1. Infrared Safety Curtains – These devices scan the areas adjacent to the elevator door(s) and automatically reopen  the door(s) when the presence of an object is detected. This is the most modern means of door protection.

  2.  Electronic Photo-eyes – These devices send out two (2) or more fixed beams that cause reopening when someone or something breaks the beam. These are used in conjunction with mechanical safety edges.

  3.  Mechanical Edges – These devices must make physical contact with a person or object to trigger reopening.

All of these devices are designed to function as safety measures only. They are not intended to provide added convenience for the passengers.


If someone is moving towards the elevator, utilize the door open button on the car control panel to wait for them. The door reopening devices are designed to turn off during the last 2 to 4 inches of travel therefore someone should never stick an object or limb in the path of a closing door.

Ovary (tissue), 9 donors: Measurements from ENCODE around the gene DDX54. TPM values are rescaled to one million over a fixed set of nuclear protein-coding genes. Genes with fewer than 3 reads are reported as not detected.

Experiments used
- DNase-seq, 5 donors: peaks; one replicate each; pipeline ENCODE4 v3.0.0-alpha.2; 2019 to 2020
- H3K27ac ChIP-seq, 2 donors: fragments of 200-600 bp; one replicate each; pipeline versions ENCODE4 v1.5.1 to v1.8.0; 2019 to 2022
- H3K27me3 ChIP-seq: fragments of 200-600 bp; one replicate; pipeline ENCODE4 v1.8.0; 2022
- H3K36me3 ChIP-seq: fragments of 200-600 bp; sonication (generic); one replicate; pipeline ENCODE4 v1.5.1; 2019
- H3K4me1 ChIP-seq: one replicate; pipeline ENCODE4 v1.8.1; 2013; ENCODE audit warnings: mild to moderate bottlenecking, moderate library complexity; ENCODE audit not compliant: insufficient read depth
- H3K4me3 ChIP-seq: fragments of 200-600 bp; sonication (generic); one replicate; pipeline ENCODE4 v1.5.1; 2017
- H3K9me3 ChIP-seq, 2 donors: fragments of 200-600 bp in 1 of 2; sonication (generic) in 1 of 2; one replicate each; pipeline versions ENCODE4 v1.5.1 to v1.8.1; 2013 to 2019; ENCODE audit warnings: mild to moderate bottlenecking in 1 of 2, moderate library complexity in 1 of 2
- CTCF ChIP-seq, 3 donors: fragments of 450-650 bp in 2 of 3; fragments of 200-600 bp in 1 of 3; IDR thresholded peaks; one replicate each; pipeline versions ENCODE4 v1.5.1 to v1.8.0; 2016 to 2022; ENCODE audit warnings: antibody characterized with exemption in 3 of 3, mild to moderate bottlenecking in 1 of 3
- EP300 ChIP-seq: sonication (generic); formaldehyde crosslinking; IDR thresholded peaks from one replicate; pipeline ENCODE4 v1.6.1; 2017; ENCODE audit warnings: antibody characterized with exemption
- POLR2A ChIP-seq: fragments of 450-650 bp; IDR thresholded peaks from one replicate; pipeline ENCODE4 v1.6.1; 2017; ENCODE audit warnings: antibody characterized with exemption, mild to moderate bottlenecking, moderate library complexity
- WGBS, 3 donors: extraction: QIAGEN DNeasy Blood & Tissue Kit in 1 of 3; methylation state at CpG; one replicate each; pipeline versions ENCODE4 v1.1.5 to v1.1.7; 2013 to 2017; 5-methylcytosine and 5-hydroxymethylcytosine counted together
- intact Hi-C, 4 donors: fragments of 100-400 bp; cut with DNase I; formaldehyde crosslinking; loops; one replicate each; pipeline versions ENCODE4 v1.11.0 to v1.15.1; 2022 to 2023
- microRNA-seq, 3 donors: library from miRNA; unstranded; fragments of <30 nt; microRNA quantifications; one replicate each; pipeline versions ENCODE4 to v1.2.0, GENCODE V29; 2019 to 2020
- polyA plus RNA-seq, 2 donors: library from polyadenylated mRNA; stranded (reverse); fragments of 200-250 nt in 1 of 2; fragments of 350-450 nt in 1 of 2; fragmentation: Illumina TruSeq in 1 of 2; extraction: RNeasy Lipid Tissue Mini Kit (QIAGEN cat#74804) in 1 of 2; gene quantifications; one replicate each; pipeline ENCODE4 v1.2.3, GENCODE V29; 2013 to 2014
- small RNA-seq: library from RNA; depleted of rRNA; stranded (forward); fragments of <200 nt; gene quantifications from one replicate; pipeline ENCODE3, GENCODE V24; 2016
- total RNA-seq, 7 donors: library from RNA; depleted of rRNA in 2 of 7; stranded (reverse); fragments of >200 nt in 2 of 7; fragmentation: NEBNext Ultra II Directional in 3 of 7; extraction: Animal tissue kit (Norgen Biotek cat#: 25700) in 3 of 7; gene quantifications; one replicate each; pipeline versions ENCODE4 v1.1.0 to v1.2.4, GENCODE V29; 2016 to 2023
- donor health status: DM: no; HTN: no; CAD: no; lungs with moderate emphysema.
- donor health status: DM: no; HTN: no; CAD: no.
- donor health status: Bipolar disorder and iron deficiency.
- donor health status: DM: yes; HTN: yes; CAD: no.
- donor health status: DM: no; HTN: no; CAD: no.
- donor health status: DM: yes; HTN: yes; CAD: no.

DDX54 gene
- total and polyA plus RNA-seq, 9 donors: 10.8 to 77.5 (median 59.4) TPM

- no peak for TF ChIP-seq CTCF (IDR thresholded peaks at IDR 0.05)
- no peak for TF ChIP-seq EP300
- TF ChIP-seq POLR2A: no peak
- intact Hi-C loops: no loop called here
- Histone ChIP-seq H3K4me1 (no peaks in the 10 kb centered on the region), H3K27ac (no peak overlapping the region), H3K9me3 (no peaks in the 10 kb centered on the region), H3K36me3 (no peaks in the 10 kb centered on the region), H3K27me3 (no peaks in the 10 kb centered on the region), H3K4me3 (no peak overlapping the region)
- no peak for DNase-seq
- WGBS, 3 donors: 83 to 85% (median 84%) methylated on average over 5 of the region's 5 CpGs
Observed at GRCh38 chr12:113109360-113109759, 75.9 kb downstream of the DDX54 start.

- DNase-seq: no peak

The average industry waiting time for an elevator is 20 to 30 seconds. This is not a long period to wait in exchange for avoiding an injury.

  1.  Elevator Leveling–Elevators are required to stop at each floor within plus or minus ˝” of the floor landing.

  2. A simple method of assessing that your elevator is approaching the maximum ˝” tolerance allowed by code is to draw the sole of your shoe across the landing sill.

  3. Caution should be advised to anyone wearing bi-focal glasses. There is often a blurred sight line at the transition point of the lenses. When someone is looking down at the landing sills they may not be able to detect an off level landing.

  4. Emergency Communication – Most elevators have an Alarm Bell and Telephone or Intercom.

  5. In the unfortunate event that someone becomes trapped in an elevator, they are often reassured when they can speak to someone by telephone or ring an alarm that will draw someone’s attention. Anxiety is quickly alleviated when someone knows that help is forthcoming.